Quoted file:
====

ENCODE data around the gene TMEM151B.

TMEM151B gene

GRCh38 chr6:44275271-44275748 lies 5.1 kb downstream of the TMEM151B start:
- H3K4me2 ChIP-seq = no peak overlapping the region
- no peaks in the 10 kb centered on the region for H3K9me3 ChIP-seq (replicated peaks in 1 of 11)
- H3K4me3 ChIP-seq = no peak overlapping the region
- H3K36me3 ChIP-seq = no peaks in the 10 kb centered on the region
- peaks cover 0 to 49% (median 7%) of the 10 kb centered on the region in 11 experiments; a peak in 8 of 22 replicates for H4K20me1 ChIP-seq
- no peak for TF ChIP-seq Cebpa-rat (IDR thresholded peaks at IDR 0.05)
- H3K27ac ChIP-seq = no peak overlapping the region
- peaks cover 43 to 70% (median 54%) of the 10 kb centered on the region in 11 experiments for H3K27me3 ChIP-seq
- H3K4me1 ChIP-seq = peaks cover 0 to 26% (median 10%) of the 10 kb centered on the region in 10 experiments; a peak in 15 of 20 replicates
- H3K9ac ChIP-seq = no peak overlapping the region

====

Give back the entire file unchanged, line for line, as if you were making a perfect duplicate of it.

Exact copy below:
ENCODE data around the gene TMEM151B.

TMEM151B gene

GRCh38 chr6:44275271-44275748 lies 5.1 kb downstream of the TMEM151B start:
- H3K4me2 ChIP-seq = no peak overlapping the region
- no peaks in the 10 kb centered on the region for H3K9me3 ChIP-seq (replicated peaks in 1 of 11)
- H3K4me3 ChIP-seq = no peak overlapping the region
- H3K36me3 ChIP-seq = no peaks in the 10 kb centered on the region
- peaks cover 0 to 49% (median 7%) of the 10 kb centered on the region in 11 experiments; a peak in 8 of 22 replicates for H4K20me1 ChIP-seq
- no peak for TF ChIP-seq Cebpa-rat (IDR thresholded peaks at IDR 0.05)
- H3K27ac ChIP-seq = no peak overlapping the region
- peaks cover 43 to 70% (median 54%) of the 10 kb centered on the region in 11 experiments for H3K27me3 ChIP-seq
- H3K4me1 ChIP-seq = peaks cover 0 to 26% (median 10%) of the 10 kb centered on the region in 10 experiments; a peak in 15 of 20 replicates
- H3K9ac ChIP-seq = no peak overlapping the region